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BUL4602 Fall-2011 Lecture 9 , Reading 5

BUL4602 Fall-2011 Lecture 9 , Reading 5 - Executive Summary...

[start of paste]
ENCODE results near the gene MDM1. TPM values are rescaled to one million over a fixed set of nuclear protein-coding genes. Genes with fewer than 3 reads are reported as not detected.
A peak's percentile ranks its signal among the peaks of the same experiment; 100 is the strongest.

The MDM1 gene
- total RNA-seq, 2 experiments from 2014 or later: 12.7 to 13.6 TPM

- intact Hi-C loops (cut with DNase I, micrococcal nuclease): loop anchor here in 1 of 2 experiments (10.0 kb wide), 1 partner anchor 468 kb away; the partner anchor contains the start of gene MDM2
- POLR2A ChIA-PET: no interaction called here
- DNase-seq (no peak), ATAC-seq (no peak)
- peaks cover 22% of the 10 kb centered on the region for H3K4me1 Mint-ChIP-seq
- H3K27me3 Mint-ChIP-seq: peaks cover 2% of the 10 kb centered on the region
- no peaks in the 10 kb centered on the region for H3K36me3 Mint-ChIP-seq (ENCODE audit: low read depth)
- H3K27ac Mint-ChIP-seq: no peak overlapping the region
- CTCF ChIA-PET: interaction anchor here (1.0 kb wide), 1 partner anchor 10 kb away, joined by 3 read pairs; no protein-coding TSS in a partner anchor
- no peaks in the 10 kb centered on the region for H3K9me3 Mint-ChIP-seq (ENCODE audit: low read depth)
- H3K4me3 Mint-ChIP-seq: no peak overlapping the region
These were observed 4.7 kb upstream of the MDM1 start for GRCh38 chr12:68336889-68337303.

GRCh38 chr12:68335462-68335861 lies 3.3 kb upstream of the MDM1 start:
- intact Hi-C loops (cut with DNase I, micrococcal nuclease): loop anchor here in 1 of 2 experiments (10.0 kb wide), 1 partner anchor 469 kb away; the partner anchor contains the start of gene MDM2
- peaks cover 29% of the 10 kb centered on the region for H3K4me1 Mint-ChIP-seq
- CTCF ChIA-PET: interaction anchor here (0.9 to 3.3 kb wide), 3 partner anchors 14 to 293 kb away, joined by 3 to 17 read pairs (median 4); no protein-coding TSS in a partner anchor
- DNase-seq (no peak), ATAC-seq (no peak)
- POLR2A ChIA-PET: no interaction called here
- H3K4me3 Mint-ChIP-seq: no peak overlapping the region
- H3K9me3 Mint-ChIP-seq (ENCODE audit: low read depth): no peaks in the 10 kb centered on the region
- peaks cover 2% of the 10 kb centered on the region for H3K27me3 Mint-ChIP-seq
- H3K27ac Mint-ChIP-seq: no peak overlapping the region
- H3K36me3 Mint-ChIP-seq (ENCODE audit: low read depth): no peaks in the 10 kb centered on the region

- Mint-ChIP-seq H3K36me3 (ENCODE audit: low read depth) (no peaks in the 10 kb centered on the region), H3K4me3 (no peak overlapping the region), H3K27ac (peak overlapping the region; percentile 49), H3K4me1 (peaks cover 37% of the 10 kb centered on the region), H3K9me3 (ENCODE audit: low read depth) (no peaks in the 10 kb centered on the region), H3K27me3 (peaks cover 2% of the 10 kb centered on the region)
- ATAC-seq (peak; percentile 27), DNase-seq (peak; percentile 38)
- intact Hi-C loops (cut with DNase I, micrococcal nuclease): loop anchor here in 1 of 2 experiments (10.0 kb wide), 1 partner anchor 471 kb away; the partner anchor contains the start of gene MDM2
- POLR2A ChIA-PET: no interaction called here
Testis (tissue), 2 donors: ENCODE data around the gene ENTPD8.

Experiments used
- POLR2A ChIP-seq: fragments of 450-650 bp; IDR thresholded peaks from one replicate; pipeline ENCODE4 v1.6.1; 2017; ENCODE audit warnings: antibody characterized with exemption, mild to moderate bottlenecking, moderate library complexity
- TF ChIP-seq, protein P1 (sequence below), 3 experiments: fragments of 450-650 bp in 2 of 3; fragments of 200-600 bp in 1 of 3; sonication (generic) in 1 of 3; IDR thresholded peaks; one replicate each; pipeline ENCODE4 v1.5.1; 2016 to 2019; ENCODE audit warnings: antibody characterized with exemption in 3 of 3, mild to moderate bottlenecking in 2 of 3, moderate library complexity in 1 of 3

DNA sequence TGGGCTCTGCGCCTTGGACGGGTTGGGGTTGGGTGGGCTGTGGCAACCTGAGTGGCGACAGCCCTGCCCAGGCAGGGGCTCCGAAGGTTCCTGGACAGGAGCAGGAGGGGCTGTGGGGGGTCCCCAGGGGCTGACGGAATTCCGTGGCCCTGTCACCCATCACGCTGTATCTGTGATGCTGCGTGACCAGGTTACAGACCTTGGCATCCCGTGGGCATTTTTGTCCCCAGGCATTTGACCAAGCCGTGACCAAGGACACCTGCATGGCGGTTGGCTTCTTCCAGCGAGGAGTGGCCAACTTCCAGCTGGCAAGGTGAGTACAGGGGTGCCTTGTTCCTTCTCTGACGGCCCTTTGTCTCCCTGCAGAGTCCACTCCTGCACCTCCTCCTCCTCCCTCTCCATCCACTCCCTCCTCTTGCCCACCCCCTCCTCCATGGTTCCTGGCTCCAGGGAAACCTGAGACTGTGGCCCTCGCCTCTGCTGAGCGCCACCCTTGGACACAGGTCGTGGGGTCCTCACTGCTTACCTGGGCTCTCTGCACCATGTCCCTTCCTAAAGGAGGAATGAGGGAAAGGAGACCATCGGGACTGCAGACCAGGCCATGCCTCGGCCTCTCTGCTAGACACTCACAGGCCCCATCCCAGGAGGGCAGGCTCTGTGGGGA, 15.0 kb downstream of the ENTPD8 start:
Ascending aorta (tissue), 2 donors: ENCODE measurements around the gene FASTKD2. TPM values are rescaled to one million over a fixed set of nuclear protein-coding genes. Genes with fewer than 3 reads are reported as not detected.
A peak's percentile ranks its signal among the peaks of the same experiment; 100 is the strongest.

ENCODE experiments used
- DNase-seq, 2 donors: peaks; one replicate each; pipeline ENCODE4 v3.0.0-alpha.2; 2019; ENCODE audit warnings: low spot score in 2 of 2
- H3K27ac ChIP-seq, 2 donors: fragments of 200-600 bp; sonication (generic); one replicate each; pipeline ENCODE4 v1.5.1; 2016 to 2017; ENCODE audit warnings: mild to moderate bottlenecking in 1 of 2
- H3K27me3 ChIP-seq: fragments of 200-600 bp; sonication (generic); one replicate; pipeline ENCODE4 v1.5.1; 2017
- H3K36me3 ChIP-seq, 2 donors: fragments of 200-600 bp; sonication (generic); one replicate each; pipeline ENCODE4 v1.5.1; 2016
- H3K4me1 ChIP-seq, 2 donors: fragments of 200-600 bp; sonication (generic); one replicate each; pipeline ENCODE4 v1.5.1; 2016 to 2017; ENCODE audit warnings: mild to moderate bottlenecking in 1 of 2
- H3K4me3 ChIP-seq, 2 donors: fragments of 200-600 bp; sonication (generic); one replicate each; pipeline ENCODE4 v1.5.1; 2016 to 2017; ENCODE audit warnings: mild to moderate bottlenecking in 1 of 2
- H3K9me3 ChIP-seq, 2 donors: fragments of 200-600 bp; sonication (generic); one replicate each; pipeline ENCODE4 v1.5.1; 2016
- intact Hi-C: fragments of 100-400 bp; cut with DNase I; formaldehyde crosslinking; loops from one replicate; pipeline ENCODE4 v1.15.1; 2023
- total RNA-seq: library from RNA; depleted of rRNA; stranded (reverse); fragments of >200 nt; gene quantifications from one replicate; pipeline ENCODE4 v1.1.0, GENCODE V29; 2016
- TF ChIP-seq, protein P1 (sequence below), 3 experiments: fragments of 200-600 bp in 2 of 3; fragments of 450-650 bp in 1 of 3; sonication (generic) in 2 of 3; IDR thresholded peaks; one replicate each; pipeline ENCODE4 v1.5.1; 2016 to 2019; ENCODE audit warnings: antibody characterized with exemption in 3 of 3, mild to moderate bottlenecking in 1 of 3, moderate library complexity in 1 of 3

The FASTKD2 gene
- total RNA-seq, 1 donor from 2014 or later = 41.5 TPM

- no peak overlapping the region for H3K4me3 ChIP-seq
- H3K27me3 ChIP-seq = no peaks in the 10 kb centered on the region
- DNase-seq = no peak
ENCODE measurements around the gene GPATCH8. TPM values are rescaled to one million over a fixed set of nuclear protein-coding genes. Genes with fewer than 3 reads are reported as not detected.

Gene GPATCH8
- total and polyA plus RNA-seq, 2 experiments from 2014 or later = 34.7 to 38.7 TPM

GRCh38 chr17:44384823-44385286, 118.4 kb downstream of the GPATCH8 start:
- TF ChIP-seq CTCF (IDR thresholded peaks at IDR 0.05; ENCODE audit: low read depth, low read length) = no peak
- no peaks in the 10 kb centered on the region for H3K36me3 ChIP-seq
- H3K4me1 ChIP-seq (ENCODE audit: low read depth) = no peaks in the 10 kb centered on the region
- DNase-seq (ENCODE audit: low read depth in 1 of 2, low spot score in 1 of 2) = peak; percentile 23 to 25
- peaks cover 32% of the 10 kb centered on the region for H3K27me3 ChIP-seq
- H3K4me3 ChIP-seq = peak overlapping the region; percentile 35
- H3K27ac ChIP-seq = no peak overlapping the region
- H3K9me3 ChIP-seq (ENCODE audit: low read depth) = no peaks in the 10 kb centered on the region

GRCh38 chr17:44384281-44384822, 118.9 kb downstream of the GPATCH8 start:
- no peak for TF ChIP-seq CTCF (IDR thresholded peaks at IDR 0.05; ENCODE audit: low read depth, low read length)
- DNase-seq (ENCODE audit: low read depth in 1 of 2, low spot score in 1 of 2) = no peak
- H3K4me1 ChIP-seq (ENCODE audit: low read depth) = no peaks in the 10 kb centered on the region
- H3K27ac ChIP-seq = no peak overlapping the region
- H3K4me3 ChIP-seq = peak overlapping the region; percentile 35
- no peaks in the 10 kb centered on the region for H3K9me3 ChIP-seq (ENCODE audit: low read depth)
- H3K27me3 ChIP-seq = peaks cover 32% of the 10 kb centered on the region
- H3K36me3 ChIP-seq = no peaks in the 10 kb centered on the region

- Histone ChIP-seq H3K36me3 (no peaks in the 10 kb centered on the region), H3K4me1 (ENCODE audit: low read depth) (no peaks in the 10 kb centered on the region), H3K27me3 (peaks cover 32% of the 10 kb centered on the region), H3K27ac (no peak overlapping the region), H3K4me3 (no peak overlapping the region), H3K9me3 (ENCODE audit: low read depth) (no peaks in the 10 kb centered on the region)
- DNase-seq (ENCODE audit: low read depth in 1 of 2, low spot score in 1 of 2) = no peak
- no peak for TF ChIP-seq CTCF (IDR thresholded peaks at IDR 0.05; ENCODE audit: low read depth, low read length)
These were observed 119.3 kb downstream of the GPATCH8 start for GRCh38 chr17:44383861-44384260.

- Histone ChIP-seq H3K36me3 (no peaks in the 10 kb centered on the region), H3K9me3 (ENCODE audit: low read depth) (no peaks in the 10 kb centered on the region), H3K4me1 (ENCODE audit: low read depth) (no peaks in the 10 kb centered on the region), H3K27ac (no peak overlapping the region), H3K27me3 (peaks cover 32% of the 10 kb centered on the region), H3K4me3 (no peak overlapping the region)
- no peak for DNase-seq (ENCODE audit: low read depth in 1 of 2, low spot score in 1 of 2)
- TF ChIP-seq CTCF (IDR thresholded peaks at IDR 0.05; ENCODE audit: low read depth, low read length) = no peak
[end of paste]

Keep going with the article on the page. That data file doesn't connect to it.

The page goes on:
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1 In May 2007, Mr. Andrew Speaker, an attorney from Atlanta, Georgia, caused a major health scare in the United States and abroad when he flew to and from Europe while knowingly infected with a drug resistant form of tuberculosis (TB). Though initially diagnosed with multi- drug resistant tuberculosis (MDR-TB), 1 Mr. Speaker was subsequently confirmed to be infected with extensively drug resistant tuberculosis (XDR-TB). 2 When public health officials realized he left the U.S. to travel in Europe, they began working with other Federal and state authorities, as well as international bodies, to limit the spread of the disease. Disregarding a directive from the Centers for Disease Control and Prevention (CDC) to seek medical treatment in Italy, Mr. Speaker returned to the U.S. by altering his flight itinerary, flying to Canada, and then driving across the border. Although Mr. Speaker’s name appeared on a list of individuals who should be denied entry into the country, Federal agents failed to detain him at the border crossing. Shortly thereafter, Mr. Speaker notified the CDC of his entry into the U.S., and the CDC placed him under involuntary isolation – first in New York City, then Atlanta, and finally Denver. In July 2007, he was released from a hospital in Colorado, whereupon he returned to his home state of Georgia for outpatient treatment. A number of homeland security and public health processes were utilized to manage this incident, many of which failed at different points. In addition to providing a comprehensive timeline of events from January to June 2007, this report (1) explores the interactions between the Department of Homeland Security and the CDC regarding public health security issues; (2) identifies weaknesses in homeland security processes designed to prevent entry into the U.S.; and (3) makes recommendations for agency improvements in these areas. Although there were certain circumstances in which U.S. federal departments and agencies worked well together, the 2007 XDR-TB incident was handled ineffectively and inefficiently. As is always the case with events for which we are poorly prepared, the situation cast a harsh light on the gaps in communication, coordination, response, patient management, implementation of quarantine and isolation laws, public messaging, information management, training, awareness, and professionalism. Though it is clear that all parties involved in this situation are aware of these shortfalls, it is not as clear to the Committee that they are being addressed with the urgency and attention necessary to prevent a similar series of events from occurring again today. The twin specters of diseases that are increasingly resistant or completely without current treatments and antimicrobials, and the ability of diseases to spread more quickly than ever before due to rapid transit and other enablers, place public health concerns squarely on the homeland, national, and transnational security agendas. How we address these gaps now will serve as a direct predictor of how well we will handle future events, especially those involving emerging, reemerging, and pandemic infectious diseases.
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